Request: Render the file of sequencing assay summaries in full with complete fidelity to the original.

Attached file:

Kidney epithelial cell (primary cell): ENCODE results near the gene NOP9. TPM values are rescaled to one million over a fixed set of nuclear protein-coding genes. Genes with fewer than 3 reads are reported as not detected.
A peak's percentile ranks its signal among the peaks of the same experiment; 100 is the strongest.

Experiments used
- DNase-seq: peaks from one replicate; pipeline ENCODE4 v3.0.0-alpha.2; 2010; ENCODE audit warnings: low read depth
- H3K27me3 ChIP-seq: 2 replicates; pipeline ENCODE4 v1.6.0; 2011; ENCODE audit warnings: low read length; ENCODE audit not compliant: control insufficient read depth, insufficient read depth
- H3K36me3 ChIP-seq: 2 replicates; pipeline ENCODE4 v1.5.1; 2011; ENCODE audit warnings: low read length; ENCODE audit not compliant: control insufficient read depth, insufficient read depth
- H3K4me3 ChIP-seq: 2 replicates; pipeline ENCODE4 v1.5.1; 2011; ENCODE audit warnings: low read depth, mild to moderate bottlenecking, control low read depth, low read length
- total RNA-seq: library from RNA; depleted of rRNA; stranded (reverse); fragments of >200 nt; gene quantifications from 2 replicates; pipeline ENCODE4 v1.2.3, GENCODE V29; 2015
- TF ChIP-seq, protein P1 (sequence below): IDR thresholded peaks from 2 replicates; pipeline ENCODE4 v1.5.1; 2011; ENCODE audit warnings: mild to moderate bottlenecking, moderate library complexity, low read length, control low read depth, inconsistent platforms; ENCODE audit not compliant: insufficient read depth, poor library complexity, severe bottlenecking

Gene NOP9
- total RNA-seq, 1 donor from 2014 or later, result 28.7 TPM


Kidney epithelial cell (primary cell): ENCODE results near the gene NOP9. TPM values are rescaled to one million over a fixed set of nuclear protein-coding genes. Genes with fewer than 3 reads are reported as not detected.
A peak's percentile ranks its signal among the peaks of the same experiment; 100 is the strongest.

Experiments used
- DNase-seq: peaks from one replicate; pipeline ENCODE4 v3.0.0-alpha.2; 2010; ENCODE audit warnings: low read depth
- H3K27me3 ChIP-seq: 2 replicates; pipeline ENCODE4 v1.6.0; 2011; ENCODE audit warnings: low read length; ENCODE audit not compliant: control insufficient read depth, insufficient read depth
- H3K36me3 ChIP-seq: 2 replicates; pipeline ENCODE4 v1.5.1; 2011; ENCODE audit warnings: low read length; ENCODE audit not compliant: control insufficient read depth, insufficient read depth
- H3K4me3 ChIP-seq: 2 replicates; pipeline ENCODE4 v1.5.1; 2011; ENCODE audit warnings: low read depth, mild to moderate bottlenecking, control low read depth, low read length
- total RNA-seq: library from RNA; depleted of rRNA; stranded (reverse); fragments of >200 nt; gene quantifications from 2 replicates; pipeline ENCODE4 v1.2.3, GENCODE V29; 2015
- TF ChIP-seq, protein P1 (sequence below): IDR thresholded peaks from 2 replicates; pipeline ENCODE4 v1.5.1; 2011; ENCODE audit warnings: mild to moderate bottlenecking, moderate library complexity, low read length, control low read depth, inconsistent platforms; ENCODE audit not compliant: insufficient read depth, poor library complexity, severe bottlenecking

Gene NOP9
- total RNA-seq, 1 donor from 2014 or later, result 28.7 TPM